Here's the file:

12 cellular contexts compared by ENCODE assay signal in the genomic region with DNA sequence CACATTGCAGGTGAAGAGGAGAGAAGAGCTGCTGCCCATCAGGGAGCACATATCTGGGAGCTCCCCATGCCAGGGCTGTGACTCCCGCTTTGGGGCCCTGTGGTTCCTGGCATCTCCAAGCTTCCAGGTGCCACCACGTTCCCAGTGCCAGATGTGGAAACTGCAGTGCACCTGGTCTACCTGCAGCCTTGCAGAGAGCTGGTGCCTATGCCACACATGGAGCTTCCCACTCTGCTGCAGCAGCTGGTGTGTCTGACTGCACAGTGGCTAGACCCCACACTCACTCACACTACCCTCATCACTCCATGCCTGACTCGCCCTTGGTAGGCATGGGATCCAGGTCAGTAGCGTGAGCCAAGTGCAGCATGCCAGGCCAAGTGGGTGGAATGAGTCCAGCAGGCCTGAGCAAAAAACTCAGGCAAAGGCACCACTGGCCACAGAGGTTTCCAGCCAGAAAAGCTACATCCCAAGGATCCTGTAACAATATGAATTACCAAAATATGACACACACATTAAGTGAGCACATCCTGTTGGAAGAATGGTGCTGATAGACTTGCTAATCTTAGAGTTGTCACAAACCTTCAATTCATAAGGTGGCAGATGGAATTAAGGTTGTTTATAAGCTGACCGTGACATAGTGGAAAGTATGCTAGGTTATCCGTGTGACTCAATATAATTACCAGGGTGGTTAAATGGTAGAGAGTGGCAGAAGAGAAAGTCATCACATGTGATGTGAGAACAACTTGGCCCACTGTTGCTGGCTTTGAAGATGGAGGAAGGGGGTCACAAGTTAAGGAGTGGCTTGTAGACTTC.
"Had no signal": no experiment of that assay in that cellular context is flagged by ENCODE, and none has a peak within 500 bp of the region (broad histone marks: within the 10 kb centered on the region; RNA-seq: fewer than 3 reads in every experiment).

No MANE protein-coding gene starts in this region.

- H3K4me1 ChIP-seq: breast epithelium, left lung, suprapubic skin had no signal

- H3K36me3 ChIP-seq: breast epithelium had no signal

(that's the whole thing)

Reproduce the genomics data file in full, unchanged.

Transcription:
12 cellular contexts compared by ENCODE assay signal in the genomic region with DNA sequence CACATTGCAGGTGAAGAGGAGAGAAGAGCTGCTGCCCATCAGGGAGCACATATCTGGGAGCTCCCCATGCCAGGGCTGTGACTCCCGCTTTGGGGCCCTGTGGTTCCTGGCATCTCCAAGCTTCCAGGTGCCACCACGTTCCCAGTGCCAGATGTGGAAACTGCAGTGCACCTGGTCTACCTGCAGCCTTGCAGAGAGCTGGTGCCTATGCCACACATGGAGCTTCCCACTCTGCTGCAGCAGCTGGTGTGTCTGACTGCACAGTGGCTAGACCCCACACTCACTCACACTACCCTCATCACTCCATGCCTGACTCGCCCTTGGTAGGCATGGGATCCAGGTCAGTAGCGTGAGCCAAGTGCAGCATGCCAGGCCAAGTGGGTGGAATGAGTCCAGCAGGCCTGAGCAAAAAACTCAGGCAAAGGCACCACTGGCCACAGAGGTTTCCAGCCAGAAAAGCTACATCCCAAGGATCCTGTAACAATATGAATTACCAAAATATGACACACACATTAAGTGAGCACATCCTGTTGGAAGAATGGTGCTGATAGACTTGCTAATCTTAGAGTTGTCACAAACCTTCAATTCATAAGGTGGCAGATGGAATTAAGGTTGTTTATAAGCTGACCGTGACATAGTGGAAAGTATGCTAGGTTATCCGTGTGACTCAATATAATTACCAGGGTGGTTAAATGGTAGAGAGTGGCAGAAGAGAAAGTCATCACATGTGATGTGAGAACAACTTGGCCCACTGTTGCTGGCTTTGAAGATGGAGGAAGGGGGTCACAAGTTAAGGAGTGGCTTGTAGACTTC.
"Had no signal": no experiment of that assay in that cellular context is flagged by ENCODE, and none has a peak within 500 bp of the region (broad histone marks: within the 10 kb centered on the region; RNA-seq: fewer than 3 reads in every experiment).

No MANE protein-coding gene starts in this region.

- H3K4me1 ChIP-seq: breast epithelium, left lung, suprapubic skin had no signal

- H3K36me3 ChIP-seq: breast epithelium had no signal